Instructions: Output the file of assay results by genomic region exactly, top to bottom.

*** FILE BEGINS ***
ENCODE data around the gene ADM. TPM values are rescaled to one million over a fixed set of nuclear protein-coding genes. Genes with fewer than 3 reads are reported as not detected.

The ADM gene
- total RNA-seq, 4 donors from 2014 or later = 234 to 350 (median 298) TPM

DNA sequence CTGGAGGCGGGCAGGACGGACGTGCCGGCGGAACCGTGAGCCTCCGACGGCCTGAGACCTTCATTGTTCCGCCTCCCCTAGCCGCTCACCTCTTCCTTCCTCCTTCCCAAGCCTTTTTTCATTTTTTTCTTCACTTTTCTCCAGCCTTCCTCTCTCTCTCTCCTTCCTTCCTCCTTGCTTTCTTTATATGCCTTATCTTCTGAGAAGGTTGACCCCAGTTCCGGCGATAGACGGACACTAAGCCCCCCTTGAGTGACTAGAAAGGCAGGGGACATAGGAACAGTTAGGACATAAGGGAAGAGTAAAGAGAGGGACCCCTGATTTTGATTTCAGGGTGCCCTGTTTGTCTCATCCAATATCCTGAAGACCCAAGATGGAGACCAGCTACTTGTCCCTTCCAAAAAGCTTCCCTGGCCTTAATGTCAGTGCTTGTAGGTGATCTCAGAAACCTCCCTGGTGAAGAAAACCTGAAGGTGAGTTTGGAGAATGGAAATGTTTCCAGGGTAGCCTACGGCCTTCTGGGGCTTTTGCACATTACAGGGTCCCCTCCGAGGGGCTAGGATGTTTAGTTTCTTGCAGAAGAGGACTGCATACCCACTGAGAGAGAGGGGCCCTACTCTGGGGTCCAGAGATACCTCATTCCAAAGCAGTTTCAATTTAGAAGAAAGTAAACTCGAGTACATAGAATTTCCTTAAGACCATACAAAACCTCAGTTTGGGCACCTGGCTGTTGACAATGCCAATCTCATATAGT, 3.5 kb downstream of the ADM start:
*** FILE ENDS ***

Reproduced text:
ENCODE data around the gene ADM. TPM values are rescaled to one million over a fixed set of nuclear protein-coding genes. Genes with fewer than 3 reads are reported as not detected.

The ADM gene
- total RNA-seq, 4 donors from 2014 or later = 234 to 350 (median 298) TPM

DNA sequence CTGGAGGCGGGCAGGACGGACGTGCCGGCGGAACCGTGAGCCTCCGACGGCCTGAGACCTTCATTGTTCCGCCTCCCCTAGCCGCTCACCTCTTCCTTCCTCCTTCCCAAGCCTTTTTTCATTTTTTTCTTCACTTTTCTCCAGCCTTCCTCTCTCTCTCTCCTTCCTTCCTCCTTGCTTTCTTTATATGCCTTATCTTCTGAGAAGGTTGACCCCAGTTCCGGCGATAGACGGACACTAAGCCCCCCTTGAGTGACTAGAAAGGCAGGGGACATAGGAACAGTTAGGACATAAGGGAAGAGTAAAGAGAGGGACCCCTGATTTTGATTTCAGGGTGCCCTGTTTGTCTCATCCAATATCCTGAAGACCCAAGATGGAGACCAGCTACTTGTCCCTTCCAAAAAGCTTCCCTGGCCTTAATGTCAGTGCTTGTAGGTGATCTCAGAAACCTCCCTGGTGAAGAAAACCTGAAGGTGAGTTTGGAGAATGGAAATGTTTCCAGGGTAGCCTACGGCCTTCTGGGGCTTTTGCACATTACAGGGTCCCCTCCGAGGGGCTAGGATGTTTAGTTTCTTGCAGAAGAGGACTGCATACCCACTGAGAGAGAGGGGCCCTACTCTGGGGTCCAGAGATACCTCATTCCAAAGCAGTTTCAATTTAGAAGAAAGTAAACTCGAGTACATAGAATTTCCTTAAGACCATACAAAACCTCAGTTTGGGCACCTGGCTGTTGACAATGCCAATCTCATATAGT, 3.5 kb downstream of the ADM start: